Photo by Kate Haus Photography

Today is Autism Awareness Day, and we are honored to bring you a personal interview with Tammy Tran Nguyen, the founder of a nonprofit organization called KNOWAutism.

After Tammy’s son Reagan was diagnosed with autism, she was inspired to found KNOWAutism which is dedicated to helping families of children with Autism Spectrum Disorder (ASD). Autism now affects 1 in 59 children in the United States, and because it looks different for every child, it’s not always easy to diagnose. Through KNOWAutism, Tammy is able to share her own family’s journey and to guide others who are going through the diagnosis and treatment process. Her road wasn’t easy and through her organization she is helping others avoid some of the same hardships that she encountered, as well as helping to fund the very expensive treatments and diagnostic process. Her story of motherhood and perseverance is inspiring and encouraging regardless of a personal connection to autism, and we know that you will be moved by her words!

Photo by Quy Tran Photography
Photo by Kate Haus Photography
Photo by Quy Tran Photography
Photo by Quy Tran Photography

Tell us a little about yourself, where you are from and your background.

Tammy: I am the daughter of two Vietnamese-Chinese immigrants. I graduated from University of Texas at Austin and University of Houston Law Center. I worked for a couple of big corporations before deciding that I am not the corporate type. I started my own real estate investment firm and eventually took over our family business as well. I have worked all my life and love to work.  

I do feel that a woman has two lives; one before marriage and one after. I was known as Tammy Tran, then Tammy Tran Nguyen. After I had my daughter, I was known as Julia’s mom. Now, I am known as the autism mom.

Tell us about your journey with being a mother to a child with autism to the founder your non-profit KNOWAutism Foundation

Tammy: Our son Reagan was 18 months old when we realized something was different about him. We were not sure what it was, but autism never entered our minds. This was in 2010 when resources were not as accessible as they are now. He had multiple ear infections and we thought those were what caused his speech delays and meltdowns.

His teachers at school knew, but they were too kind and afraid to tell us directly. We were also in denial. We moved from one preschool to another. After three preschools in one year, he ended up at home with me. We took him to speech therapy and occupational therapy, but I refused to have him diagnosed. One day the therapists sat us down for an intervention and recommended that we take our son to a more “structured environment”. That is the code word for “autism”.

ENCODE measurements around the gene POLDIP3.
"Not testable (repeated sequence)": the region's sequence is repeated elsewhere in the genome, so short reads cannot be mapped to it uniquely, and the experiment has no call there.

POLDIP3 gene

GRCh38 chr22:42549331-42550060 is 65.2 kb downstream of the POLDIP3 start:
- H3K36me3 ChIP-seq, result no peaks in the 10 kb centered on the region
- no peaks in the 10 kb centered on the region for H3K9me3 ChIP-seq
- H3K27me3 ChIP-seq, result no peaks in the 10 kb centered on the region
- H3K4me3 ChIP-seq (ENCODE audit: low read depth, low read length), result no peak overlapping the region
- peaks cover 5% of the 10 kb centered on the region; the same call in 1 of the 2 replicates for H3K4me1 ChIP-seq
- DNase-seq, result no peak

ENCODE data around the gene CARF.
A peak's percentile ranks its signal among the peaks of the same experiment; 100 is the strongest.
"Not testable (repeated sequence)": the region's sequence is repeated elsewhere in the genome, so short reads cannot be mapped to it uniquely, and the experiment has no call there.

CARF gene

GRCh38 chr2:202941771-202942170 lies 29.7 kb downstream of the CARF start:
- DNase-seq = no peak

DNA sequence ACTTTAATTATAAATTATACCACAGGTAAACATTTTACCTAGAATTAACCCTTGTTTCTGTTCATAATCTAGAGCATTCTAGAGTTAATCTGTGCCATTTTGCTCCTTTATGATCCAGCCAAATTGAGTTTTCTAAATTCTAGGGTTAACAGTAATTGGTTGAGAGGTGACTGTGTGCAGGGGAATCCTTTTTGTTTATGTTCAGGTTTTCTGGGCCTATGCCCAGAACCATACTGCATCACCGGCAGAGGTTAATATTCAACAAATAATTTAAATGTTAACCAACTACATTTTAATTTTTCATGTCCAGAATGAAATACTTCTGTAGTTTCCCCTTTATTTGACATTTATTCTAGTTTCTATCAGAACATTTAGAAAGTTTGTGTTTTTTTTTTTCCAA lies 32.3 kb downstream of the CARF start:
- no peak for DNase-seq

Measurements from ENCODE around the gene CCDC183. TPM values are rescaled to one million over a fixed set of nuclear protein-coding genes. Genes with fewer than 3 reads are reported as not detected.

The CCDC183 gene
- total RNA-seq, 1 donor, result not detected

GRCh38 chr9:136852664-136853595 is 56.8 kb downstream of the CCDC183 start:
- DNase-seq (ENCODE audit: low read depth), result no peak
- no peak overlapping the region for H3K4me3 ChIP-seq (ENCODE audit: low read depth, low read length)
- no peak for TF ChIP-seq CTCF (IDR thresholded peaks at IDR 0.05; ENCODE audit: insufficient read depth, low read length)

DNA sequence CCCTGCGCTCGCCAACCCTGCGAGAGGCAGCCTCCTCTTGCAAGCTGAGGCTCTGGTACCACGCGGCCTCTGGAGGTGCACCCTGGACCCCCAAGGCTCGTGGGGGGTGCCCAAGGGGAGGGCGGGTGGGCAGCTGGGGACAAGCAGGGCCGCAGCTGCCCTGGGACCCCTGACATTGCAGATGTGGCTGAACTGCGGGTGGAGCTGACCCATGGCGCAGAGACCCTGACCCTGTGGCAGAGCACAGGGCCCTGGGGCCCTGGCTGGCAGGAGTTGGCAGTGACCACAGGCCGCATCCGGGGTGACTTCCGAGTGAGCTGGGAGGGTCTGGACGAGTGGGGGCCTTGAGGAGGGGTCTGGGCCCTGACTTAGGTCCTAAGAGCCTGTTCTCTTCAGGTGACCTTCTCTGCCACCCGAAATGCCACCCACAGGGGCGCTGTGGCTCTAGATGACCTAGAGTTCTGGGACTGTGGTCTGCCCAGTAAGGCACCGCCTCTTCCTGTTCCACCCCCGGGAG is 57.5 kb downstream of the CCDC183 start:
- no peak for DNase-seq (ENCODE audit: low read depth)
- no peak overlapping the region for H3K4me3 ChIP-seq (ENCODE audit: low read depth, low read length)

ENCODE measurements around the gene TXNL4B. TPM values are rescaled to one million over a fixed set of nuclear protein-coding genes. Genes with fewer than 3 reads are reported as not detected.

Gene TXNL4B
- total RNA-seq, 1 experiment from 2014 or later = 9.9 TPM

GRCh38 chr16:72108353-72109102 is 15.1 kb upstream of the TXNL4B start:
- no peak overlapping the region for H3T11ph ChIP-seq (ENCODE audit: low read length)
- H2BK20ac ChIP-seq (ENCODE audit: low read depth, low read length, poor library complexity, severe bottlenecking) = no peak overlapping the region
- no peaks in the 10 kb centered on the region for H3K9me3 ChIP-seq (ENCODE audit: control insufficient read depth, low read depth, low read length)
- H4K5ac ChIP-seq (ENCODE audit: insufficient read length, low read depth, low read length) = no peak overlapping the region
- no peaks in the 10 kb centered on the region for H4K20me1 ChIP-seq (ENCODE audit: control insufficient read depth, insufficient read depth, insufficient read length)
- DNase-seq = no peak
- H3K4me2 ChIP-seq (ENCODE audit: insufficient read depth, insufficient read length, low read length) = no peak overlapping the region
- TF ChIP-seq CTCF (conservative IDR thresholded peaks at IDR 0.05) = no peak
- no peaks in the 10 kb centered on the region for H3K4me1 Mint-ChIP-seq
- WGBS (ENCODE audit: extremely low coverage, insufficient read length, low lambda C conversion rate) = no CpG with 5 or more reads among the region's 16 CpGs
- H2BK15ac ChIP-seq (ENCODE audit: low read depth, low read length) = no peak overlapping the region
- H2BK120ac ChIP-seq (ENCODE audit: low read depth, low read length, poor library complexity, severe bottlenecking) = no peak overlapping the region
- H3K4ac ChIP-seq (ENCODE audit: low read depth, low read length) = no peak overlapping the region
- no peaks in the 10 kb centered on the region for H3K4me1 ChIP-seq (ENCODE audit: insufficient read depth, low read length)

I was upset — I cried and cried. The next day, I called to schedule an appointment to have him diagnosed. I was shocked that it took three months before our son could see a doctor. It took another three weeks before we had the report. The doctor gave us a diagnosis of Autism Spectrum Disorder (ASD) on the same day after four hours of testing.

I remembered being completely silent on the drive home, and then I carried on the day like normal. After everyone went to bed I went to the bathroom and cried uncontrollably. I cried all night. I asked God all kinds of questions. Mainly, “Why me?”, “Why us?”, and “Why our son?”

The next morning, I called every single special needs school in Houston. The head of school from The Westview School called back within two hours. They became the guiding light of our journey. Our son was placed in the school within a few weeks. Even though life was hard going from one therapy session to another and then to school, the world started to make sense again.  

Looking back I know that if we had not been in denial and had our son diagnosed earlier, it would have been better and easier for both our son and us. We started KNOWAutism Foundation to promote autism awareness and to provide education and resources to other families affected by autism.

Our first KNOWAutism kickoff reception in 2013 was to raise funds to help launch an autism diagnostic center to shorten the wait time in Houston. Our first fundraising gala in 2015 was dedicated to raising funds for our autism diagnostic assistance program which helps families pay for the expensive testing process. At the time this process was not covered by most insurance companies. We raised a jaw-dropping $225,000, and the rest is history.  

Can you tell us more about how has being a mom to a child with autism impacted your life, both in terms of your outlook and your day to day as a working mom?